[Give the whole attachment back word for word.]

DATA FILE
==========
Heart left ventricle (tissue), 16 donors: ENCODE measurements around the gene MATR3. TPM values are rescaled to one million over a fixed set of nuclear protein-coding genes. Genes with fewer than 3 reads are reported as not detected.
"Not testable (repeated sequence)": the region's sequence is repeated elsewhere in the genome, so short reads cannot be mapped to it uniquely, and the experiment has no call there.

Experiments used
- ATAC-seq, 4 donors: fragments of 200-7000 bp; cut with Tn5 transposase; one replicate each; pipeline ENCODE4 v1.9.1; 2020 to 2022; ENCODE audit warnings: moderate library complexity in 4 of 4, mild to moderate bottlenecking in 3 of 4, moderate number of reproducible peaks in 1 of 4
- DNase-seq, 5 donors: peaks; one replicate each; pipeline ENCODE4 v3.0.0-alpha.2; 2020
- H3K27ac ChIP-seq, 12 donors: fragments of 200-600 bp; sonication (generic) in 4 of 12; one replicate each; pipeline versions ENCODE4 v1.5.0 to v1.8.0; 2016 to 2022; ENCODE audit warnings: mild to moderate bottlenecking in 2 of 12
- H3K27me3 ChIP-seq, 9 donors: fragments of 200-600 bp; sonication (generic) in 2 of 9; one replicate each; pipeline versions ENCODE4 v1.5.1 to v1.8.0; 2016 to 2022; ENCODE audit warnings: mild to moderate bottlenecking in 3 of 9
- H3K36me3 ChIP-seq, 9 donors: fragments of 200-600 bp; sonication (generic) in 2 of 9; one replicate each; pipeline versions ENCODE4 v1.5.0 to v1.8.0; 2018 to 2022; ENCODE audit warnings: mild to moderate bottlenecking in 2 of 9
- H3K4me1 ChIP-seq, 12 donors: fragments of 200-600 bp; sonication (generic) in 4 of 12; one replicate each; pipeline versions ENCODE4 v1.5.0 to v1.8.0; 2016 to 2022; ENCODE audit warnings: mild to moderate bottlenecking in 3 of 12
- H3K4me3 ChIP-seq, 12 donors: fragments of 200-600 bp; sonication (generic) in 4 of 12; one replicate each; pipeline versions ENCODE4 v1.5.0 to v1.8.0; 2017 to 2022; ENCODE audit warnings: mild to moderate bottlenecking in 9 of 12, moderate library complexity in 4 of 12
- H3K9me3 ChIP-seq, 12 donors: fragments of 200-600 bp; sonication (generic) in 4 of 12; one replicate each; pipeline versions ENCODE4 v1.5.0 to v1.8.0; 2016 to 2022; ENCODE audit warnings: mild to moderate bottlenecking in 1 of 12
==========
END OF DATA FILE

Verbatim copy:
Heart left ventricle (tissue), 16 donors: ENCODE measurements around the gene MATR3. TPM values are rescaled to one million over a fixed set of nuclear protein-coding genes. Genes with fewer than 3 reads are reported as not detected.
"Not testable (repeated sequence)": the region's sequence is repeated elsewhere in the genome, so short reads cannot be mapped to it uniquely, and the experiment has no call there.

Experiments used
- ATAC-seq, 4 donors: fragments of 200-7000 bp; cut with Tn5 transposase; one replicate each; pipeline ENCODE4 v1.9.1; 2020 to 2022; ENCODE audit warnings: moderate library complexity in 4 of 4, mild to moderate bottlenecking in 3 of 4, moderate number of reproducible peaks in 1 of 4
- DNase-seq, 5 donors: peaks; one replicate each; pipeline ENCODE4 v3.0.0-alpha.2; 2020
- H3K27ac ChIP-seq, 12 donors: fragments of 200-600 bp; sonication (generic) in 4 of 12; one replicate each; pipeline versions ENCODE4 v1.5.0 to v1.8.0; 2016 to 2022; ENCODE audit warnings: mild to moderate bottlenecking in 2 of 12
- H3K27me3 ChIP-seq, 9 donors: fragments of 200-600 bp; sonication (generic) in 2 of 9; one replicate each; pipeline versions ENCODE4 v1.5.1 to v1.8.0; 2016 to 2022; ENCODE audit warnings: mild to moderate bottlenecking in 3 of 9
- H3K36me3 ChIP-seq, 9 donors: fragments of 200-600 bp; sonication (generic) in 2 of 9; one replicate each; pipeline versions ENCODE4 v1.5.0 to v1.8.0; 2018 to 2022; ENCODE audit warnings: mild to moderate bottlenecking in 2 of 9
- H3K4me1 ChIP-seq, 12 donors: fragments of 200-600 bp; sonication (generic) in 4 of 12; one replicate each; pipeline versions ENCODE4 v1.5.0 to v1.8.0; 2016 to 2022; ENCODE audit warnings: mild to moderate bottlenecking in 3 of 12
- H3K4me3 ChIP-seq, 12 donors: fragments of 200-600 bp; sonication (generic) in 4 of 12; one replicate each; pipeline versions ENCODE4 v1.5.0 to v1.8.0; 2017 to 2022; ENCODE audit warnings: mild to moderate bottlenecking in 9 of 12, moderate library complexity in 4 of 12
- H3K9me3 ChIP-seq, 12 donors: fragments of 200-600 bp; sonication (generic) in 4 of 12; one replicate each; pipeline versions ENCODE4 v1.5.0 to v1.8.0; 2016 to 2022; ENCODE audit warnings: mild to moderate bottlenecking in 1 of 12